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Sean-Regan

Mariano and the Hall

53 posts in this topic

I feel like this is more about the changing landscape of baseball devaluing certain roles.  Plus hes using isolated examples, not careers, to justify his opinion.  i dont think anyone, regardless of numbers would put his examples in the same conversation as Rivera.   You could perhaps argue Vinatieri as hes no doubt one of the leagues best all time, but still, im not sure i buy his logic on this one at all.

A "closer" wasnt even a thing till saves became a thing in the 70s and recently it seems to have been dismissed as being as important.  While i agree with much of that logic, a save in the 6th is every bit as important as one in the 9th for example, i dont think we can use how we see the game today, to evaluate how it was then. 

When i think of the hall it isnt about stats alone, its also about those things not reflected in the box score.    Rivera was, without question, the most dominant closer of his day, period.  When he came in you thought you were done.  Beating him was enough to put teams on runs from the confidence.  To me, thats hall worthy almost regardless of the numbers, but he had those too.

I wonder would this writer argue Kaufax?    He only played 11 seasons and was really only super dominant in 5 or 6 of them in a time where there were a lot of very good pitchers in the league.   The first half of his career was in fact rather pedestrian in comparison. 

And yes as someone else has pointed out, you cant discount the fact that no Boston writer will ever give a Yankee his due, its part of the reason we all hate the chowds.  

 

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1 hour ago, Sean-Regan said:

Not sure if there’s a better place for this...

Writer from Boston argues that closers don’t do enough to be eligible for the Hall of Fame - including Rivera:

https://www.telegram.com/news/20181222/bill-ballou-mariano-rivera-not-getting-this-writers-hall-of-fame-vote

Honestly, I don’t disagree. 

He opens up by admitting Rivera is the greatest closer of all time -- point blank..  then....

Even so, I am not voting for him for the Hall of Fame, and three people come to mind as part of the reason why — Craig Kimbrel, Adam Viniateri and Taylor Dakers....

The dude then goes on to point out how it felt when Kimbrel pitched.   Because you know -- the performance of others, including people in other sports should be taken into consideration when talking about ONE specific individual.   Beyond that -- this guy also closed with this...

Thus, I’m not voting this year. A submitted blank ballot is “no” vote for every candidate, so I’m doing a Switzerland and not sending one at all.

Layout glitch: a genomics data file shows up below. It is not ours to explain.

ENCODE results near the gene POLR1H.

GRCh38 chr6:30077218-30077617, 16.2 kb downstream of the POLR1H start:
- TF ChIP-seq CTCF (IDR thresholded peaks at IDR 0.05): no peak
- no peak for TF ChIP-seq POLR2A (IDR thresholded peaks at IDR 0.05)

I mean it's great that he's justifying his BS by saying he doesn't want to deny the dude the chance to be the first guy to be unanimously elected but -- his publicly taking the position he has screams I want to be the douchebag that didn't vote for him but also didn't keep him out.  Sorry but this screams "look at me!!!!" more than anything else.  If someone believes something as strongly as this twat is trying to imply then he should be willing to take on whatever criticism might come his way.  Not a fan of writers trying to make themselves the story and this sort of feels that way.

FTR -- I have no problem with people voting how they believe, and I'm a big believer in closers being overrated and a champion of closers being more mythology than anything else.  But the HOF is supposed to be about the best players that ever played at their respective positions and Mariano was far and away the greatest closer of all time.    And yeah -- I checked this guy has left Edgar off his ballot every year but he had said this about David Ortiz/Edgar  

"I get more mail about Martinez than any other candidate, and he was a great player, no doubt. And yes, it’s not fair that David Ortiz got into so many more postseason games than did Martinez, and thus became larger than life. But that’s the Hall of Fame — larger than life, full of players who can fill a stadium just because they are in the lineup."

Hold fast to that last bit about being larger than life -- this was his reasoning last year when he voted for Vladi

Guerrero? Fits my description of a Hall of Famer. A great player whose appeal went beyond statistics. Every one of his plate appearances was a baseball mini-series. You couldn’t wait to see what might happen on the next pitch.

I'm sorry -- but if thats his definition of a HOFer -- how does Mariano not fit that description?   Is there anyone on this board that didn't feel a rush on the rare occasions when the Angels did get to Rivera?

When it's all said and done -- I don't care if he votes for a guy or not -- it's his ballot, but this sort of shit pisses me off.  Sort of like when an umpire tries to make himself the story...

Edited by Inside Pitch

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1 hour ago, Sean-Regan said:

Not sure if there’s a better place for this...

Writer from Boston argues that closers don’t do enough to be eligible for the Hall of Fame - including Rivera:

https://www.telegram.com/news/20181222/bill-ballou-mariano-rivera-not-getting-this-writers-hall-of-fame-vote

Honestly, I don’t disagree. 

dennis-eckersley.jpg?w=625

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any argument that is founded on such a ridiculous and arbitrary principal as, "i don't think their role is significant" is an argument without merit and not deserved of being discussed by those familiar in the subject.

here's a valid statement that can be argued by those in the know: mariano is by far and away the best relief pitcher, of any kind, the game has ever known. 

he's a first ballot hall of famer.

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23 minutes ago, ukyah said: